Tuesday, March 26, 2013
Current rules allow special interests to write checks to lawmakers minutes before key votes.
California lawmakers spend a lot of time raising money while the state legislature is in session.
Now, a former head of the California Fair Political Practices Commission is pushing to ban the practice.
Former FPPC Chairman Dan Schnur said state senators and assembly members can schedule political fundraising breakfasts, lunches and dinners every day of the work week. Time devoted to raising money translates into numerous hours away from what the legislators were elected to do.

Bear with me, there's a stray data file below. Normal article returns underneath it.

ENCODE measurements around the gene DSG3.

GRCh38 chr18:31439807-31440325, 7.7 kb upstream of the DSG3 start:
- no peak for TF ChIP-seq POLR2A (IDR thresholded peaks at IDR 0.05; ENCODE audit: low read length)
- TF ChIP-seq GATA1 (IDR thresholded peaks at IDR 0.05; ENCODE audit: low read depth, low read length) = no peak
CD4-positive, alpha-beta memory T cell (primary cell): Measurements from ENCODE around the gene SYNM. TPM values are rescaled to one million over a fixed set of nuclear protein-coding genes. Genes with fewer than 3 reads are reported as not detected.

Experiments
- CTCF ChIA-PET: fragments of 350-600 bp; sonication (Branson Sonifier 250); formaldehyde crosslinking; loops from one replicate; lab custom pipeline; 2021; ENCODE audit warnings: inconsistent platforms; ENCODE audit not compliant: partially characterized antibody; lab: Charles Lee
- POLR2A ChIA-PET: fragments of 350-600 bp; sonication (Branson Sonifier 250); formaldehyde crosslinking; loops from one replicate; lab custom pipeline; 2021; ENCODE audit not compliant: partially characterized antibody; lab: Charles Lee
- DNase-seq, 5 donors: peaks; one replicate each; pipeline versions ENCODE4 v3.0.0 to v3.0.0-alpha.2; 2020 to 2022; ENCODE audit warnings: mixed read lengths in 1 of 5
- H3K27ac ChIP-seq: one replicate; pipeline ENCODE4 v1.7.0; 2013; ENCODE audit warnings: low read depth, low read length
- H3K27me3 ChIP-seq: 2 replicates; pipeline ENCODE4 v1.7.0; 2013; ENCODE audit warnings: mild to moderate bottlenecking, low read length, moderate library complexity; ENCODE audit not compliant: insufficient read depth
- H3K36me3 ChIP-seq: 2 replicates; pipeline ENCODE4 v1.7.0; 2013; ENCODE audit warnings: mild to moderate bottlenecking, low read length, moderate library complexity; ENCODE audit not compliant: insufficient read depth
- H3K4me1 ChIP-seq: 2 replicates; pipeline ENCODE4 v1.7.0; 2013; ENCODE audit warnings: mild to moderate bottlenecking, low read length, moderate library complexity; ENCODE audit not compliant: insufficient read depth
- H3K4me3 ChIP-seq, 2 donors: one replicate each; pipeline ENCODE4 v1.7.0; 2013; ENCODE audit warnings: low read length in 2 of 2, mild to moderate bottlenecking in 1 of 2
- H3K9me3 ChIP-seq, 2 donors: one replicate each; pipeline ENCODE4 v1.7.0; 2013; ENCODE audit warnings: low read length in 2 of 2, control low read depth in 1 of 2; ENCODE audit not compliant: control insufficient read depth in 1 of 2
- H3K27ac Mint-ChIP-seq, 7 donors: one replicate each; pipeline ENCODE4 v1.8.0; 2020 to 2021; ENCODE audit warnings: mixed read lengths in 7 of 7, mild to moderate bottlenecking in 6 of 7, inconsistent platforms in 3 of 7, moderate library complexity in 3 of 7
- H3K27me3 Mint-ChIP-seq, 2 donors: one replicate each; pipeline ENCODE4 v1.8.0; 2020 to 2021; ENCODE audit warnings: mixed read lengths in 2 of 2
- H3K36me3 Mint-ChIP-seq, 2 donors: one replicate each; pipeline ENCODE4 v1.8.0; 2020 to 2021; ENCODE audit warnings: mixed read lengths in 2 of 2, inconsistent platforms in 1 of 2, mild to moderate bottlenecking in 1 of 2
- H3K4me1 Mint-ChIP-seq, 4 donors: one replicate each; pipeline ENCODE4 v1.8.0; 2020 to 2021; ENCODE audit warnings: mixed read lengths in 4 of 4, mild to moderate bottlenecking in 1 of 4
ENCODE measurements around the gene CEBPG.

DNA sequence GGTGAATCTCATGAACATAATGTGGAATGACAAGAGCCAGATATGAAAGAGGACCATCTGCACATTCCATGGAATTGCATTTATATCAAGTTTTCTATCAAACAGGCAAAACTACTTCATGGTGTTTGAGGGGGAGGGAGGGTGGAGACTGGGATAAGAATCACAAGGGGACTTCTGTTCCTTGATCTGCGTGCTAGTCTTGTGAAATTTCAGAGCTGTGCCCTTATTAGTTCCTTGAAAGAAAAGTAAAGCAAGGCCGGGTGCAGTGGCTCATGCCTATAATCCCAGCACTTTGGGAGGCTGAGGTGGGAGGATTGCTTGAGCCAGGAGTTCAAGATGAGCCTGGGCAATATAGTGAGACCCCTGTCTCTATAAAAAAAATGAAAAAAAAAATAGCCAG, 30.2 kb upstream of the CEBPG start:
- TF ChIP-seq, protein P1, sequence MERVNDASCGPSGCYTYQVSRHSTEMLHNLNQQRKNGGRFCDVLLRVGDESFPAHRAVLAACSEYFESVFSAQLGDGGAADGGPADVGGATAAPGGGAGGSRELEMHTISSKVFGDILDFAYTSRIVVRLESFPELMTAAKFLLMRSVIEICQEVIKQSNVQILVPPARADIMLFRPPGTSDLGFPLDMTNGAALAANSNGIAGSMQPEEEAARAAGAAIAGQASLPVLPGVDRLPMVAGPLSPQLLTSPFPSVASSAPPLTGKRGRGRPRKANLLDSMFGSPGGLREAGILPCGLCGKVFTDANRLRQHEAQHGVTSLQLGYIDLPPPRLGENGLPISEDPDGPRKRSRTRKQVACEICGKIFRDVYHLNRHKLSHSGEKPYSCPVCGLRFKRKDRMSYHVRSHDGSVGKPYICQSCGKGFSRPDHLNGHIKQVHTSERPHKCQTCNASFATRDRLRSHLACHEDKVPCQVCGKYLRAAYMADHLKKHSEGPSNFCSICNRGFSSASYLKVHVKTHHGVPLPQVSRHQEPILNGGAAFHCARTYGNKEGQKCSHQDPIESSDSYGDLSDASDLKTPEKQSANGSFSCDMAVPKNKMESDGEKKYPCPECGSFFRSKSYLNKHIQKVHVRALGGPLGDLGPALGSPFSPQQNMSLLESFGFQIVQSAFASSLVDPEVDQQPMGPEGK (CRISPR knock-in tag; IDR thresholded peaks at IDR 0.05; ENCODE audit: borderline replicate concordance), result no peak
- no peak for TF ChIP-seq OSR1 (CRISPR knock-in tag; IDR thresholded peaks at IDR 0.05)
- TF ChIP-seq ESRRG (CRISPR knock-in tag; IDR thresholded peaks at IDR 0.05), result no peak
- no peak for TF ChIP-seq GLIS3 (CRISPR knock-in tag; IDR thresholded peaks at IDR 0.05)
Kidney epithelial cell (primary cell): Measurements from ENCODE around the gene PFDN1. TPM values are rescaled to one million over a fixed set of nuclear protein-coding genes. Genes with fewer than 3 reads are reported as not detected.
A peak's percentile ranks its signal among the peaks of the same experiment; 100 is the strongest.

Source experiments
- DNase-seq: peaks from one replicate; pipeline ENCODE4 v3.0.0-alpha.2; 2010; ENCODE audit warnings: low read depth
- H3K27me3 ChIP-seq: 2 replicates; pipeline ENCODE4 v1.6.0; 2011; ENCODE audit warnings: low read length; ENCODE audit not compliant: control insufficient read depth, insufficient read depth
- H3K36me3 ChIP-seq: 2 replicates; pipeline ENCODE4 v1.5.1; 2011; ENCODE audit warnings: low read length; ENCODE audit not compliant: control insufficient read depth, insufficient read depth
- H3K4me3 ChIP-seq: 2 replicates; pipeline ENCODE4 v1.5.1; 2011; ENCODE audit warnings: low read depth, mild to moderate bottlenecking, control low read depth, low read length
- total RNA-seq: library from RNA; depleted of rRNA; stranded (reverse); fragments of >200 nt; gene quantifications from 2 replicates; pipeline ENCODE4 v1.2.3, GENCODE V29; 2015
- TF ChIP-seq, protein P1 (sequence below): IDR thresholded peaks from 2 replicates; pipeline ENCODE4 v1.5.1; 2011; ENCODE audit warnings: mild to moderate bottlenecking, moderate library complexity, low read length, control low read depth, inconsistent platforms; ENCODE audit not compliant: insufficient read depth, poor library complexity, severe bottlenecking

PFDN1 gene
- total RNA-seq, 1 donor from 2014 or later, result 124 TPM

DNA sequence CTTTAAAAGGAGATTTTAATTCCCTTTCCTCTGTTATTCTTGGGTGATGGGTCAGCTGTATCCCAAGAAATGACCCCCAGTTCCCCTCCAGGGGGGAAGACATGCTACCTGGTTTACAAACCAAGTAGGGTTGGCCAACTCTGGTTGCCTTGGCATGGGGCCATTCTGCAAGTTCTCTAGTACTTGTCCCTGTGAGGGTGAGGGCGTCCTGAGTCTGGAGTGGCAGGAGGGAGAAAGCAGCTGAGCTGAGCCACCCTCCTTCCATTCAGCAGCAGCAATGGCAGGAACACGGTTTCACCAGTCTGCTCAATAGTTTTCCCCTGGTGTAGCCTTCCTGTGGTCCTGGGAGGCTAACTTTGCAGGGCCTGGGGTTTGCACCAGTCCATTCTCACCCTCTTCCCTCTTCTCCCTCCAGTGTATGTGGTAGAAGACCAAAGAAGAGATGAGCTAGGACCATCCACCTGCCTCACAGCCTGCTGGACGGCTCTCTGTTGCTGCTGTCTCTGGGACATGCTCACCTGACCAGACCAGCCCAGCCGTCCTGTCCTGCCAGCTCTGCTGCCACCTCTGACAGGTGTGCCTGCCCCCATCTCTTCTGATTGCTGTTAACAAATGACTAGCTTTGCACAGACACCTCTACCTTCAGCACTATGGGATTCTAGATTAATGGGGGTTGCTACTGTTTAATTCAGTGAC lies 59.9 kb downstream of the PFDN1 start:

Schnur said there’s also an ethical problem.
“When a special interest writes a check to a legislator 15 or 20 minutes before that legislator casts a key vote on important legislation, there’s an implied quid pro, an implied transaction that’s extremely unseemly and sends a very, very bad message to the people of California," Schnur said.
Schnur, who now heads the Jesse M. Unruh Institute of Politics at the University of Southern California, said he’s in the initial stage of gathering support for possible legislation prohibiting fundraising while lawmakers are at work. If the legislature rejects the idea, Schnur said there’s always the option of taking the matter to California voters through a ballot initiative.
"California voters have shown a real appetite for the initiative process in recent years," Schnur said.